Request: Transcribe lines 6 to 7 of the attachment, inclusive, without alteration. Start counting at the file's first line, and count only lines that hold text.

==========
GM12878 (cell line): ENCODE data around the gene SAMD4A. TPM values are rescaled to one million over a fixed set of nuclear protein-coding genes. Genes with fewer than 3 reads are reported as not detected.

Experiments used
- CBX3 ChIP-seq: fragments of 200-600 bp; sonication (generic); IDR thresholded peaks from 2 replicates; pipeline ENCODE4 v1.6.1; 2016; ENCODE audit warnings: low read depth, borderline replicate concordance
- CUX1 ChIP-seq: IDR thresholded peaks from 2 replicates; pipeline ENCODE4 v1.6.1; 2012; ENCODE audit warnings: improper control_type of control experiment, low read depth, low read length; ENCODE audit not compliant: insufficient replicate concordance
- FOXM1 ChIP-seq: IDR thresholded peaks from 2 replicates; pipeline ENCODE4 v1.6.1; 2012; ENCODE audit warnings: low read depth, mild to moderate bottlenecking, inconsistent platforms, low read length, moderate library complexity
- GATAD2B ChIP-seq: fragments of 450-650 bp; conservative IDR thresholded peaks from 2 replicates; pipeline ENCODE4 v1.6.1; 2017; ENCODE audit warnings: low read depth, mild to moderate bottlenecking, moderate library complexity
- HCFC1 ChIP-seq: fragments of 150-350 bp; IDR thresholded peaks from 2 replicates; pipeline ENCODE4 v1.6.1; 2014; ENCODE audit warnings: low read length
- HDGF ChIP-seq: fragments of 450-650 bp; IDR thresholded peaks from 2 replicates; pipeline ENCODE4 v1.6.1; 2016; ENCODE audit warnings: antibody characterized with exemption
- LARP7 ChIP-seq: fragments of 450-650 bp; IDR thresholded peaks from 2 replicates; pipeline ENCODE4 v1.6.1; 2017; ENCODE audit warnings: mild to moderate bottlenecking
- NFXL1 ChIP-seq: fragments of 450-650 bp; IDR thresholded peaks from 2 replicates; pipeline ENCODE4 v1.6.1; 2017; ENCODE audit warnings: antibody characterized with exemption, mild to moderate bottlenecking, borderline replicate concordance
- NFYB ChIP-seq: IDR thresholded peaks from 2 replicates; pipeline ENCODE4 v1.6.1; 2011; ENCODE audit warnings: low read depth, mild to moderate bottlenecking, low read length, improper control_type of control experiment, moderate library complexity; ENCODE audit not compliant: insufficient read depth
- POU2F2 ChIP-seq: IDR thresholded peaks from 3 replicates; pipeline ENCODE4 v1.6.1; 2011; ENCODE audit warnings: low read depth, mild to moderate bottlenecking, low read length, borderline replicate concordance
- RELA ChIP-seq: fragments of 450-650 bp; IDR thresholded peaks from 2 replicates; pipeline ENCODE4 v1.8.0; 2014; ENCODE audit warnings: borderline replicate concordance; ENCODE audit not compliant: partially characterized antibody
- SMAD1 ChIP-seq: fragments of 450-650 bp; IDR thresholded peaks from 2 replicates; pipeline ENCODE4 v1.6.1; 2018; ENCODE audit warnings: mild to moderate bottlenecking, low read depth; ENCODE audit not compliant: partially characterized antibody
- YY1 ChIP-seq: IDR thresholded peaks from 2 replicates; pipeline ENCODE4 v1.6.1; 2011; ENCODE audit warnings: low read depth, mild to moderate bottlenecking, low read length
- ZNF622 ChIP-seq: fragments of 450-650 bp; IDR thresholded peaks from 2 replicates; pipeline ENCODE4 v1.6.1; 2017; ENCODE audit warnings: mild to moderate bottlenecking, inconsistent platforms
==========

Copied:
- GATAD2B ChIP-seq: fragments of 450-650 bp; conservative IDR thresholded peaks from 2 replicates; pipeline ENCODE4 v1.6.1; 2017; ENCODE audit warnings: low read depth, mild to moderate bottlenecking, moderate library complexity
- HCFC1 ChIP-seq: fragments of 150-350 bp; IDR thresholded peaks from 2 replicates; pipeline ENCODE4 v1.6.1; 2014; ENCODE audit warnings: low read length